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'Spam King' Sanford Wallace gets 2.5 years in prison for 27 million Facebook scam messages

A hacker who called himself 'Spam King' and sent 27 million unsolicited Facebook messages for a variety of scams has been sentenced to 30 months in jail.

Sanford Wallace, 47 was also ordered to pay more than $310,000 in fines.
The hacker also known as "Spamford" is reported to have compromised over 500,000 Facebook accounts from November 2008 to March 2009, and messaged victims links to external sites that harvested their log-ins and Facebook friend lists. Then, Wallace spammed the Facebook users with links to other websites.

In August, 2015, he pleaded guilty to electronic mail fraud and criminal contempt of court, according to sentencing documents filed Tuesday in U.S. District Court in San Jose, CA. He got the contempt charge for disobeying prior orders from one of his many court cases to never access Facebook in the first place.

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“Judge Edward J. Davila also sentenced King to mental health treatment and five years of probation once he's released,” NBC News reported. “And he barred King from possessing or using any computer without the permission of his probation order.”

Here's the Justice Department announcement today on the end of the Spam King's reign:

Sanford Wallace was sentenced yesterday to 30 months’ imprisonment and was ordered to pay $310,628.55 in restitution for sending millions of spam messages to Facebook users and disobeying a court order not to access Facebook announced the Office of the United States Attorney for the Northern District of California and the Federal Bureau of Investigation.

Wallace, 47, of Las Vegas, pleaded guilty on August 24, 2015 to one count of fraud and related activity in connection with electronic mail, in violation of 18 U.S.C. §§ 1037(a)(1) and (b)(2)(A); and one count of criminal contempt, in violation of 18 U.S.C. § 401(3). According to the plea agreement Wallace admitted to executing a scheme from approximately November 2008 through March 2009 to send spam messages to Facebook users that compromised approximately 500,000 legitimate Facebook accounts, and resulted in over 27 million spam messages being sent through Facebook’s servers.

Wallace illegally obtained, stored, and exploited Facebook user account information and earned money by redirecting users to other websites. Specifically, Wallace admitted he opened a fictitious Facebook account in the name of “David Frederix” to test his spam messages and created an automated process to sign into a Facebook user’s account, retrieve a list of all of the user’s friends, and then send a message to each of the user’s friends’ Facebook accounts. The message was designed to trick legitimate Facebook account holders into accessing a website listed in the message that was purportedly from a Facebook friend. Once the user entered his or her information, the user would be redirected to an affiliate website. Wallace further admitted that he earned money for directing traffic to the websites and stored users’ email addresses and passwords in order to continue sending spam messages.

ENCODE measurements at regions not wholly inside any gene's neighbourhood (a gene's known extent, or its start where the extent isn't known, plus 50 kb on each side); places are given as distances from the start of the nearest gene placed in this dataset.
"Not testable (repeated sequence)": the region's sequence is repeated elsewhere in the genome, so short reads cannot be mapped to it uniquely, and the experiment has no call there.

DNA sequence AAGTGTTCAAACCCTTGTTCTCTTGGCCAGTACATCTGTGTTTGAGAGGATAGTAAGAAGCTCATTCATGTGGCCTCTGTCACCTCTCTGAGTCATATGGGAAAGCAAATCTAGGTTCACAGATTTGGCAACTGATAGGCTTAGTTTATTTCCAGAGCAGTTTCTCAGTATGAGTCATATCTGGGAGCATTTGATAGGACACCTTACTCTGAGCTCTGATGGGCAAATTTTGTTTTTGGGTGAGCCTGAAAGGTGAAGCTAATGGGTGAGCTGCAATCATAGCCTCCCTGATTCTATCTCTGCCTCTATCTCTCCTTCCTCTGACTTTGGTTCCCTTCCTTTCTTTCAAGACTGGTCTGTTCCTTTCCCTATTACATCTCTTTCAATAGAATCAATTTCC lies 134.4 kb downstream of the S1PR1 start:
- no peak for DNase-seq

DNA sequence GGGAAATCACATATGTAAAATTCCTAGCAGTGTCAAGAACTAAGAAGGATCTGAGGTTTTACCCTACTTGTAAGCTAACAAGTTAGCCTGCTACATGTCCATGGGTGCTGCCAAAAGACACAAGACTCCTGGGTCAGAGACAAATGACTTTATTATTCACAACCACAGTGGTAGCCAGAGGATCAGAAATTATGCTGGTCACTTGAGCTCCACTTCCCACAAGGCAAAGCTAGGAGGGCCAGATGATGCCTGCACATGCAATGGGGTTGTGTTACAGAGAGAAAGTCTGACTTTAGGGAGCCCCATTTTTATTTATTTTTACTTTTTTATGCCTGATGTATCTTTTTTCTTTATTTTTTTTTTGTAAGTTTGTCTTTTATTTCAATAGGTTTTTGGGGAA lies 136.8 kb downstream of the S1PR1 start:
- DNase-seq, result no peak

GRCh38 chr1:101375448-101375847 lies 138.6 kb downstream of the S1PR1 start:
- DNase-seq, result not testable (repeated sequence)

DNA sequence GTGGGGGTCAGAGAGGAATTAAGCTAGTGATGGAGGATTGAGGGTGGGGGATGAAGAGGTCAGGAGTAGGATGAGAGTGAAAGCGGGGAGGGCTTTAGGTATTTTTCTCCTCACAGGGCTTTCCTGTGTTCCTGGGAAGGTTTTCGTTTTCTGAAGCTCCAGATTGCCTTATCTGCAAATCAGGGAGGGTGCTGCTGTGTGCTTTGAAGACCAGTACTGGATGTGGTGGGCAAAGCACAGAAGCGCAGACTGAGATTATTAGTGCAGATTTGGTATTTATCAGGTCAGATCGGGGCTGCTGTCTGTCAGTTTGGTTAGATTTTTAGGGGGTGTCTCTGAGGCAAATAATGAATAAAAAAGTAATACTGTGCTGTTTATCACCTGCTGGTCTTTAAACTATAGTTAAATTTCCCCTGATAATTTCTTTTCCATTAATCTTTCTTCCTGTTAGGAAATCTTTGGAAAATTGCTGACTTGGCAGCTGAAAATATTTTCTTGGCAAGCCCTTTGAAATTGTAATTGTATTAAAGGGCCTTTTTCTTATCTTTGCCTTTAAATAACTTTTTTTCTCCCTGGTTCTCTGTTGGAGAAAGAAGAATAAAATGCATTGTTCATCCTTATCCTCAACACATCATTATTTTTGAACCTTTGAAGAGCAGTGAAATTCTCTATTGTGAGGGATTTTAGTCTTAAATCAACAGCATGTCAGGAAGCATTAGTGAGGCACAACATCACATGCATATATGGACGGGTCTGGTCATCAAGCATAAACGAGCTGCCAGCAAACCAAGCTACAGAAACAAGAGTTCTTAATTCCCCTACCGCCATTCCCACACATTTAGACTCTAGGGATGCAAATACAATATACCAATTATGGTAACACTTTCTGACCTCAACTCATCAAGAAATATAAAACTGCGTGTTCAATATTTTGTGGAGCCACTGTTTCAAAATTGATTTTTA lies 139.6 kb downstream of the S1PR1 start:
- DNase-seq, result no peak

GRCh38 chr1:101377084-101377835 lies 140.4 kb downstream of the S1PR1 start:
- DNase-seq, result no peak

In addition, Wallace admitted that during three time periods he accessed Facebook’s computer network to send spam messages to Facebook’s users. First, on or about November 5, 2008, and continuing to November 6, 2008, he accessed Facebook’s computer network in order to initiate the transmission of a program that resulted in more than 128,883 spam messages being sent to Facebook users. Second, he admitted that on December 28, 2008, he accessed Facebook’s computer network in order to initiate the transmission of a program that resulted in nearly 300,000 spam messages being sent to Facebook users. Third, he admitted that on February 17, 2009, he accessed Facebook’s computer network in order to initiate the transmission of a program that resulted in more than 126,000 spam messages being sent to Facebook users.

Facebook filed a lawsuit against him in United States District Court for the Northern District of California alleging violations of the CAN-SPAM Act of 2003, the Computer Fraud and Abuse Act, and California’s Anti-Phishing and Computer Data Access and Fraud Acts. (Facebook, Inc. v. Wallace, et al, No. C-09-00798 JF). On March 2, 2009, March 24, 2009, and September 18, 2009, U.S. District Court Judge Jeremy Fogel ordered Wallace not to access or attempt to access Facebook’s computer network in any manner whatsoever nor create or maintain a Facebook account. Wallace admitted that on April 17, 2009, he willfully disobeyed Judge Fogel’s order by logging into his Facebook account while aboard a flight from Las Vegas to New York.

From The Verge:

Wallace's spamming career didn't begin with Facebook messages, but stretches all the way back to the '90s, when he sent junk fax messages. He faced civil suits from both Myspace and Facebook in 2007 and 2009, respectively, and racked up nearly $1 billion in fines from the two companies that he was unable to pay. This recent sentence, is the first time Wallace has been convicted of a crime, with the Spam King pleading guilty to one count of "fraud and related activity in connection with electronic mail." His two-and-a-half year jail sentence is just short of the three year maximum he was facing.

IMAGE: A shoop by Xeni for Boing Boing, using an Associated Press shot of 'Spam King' Sanford Wallace.

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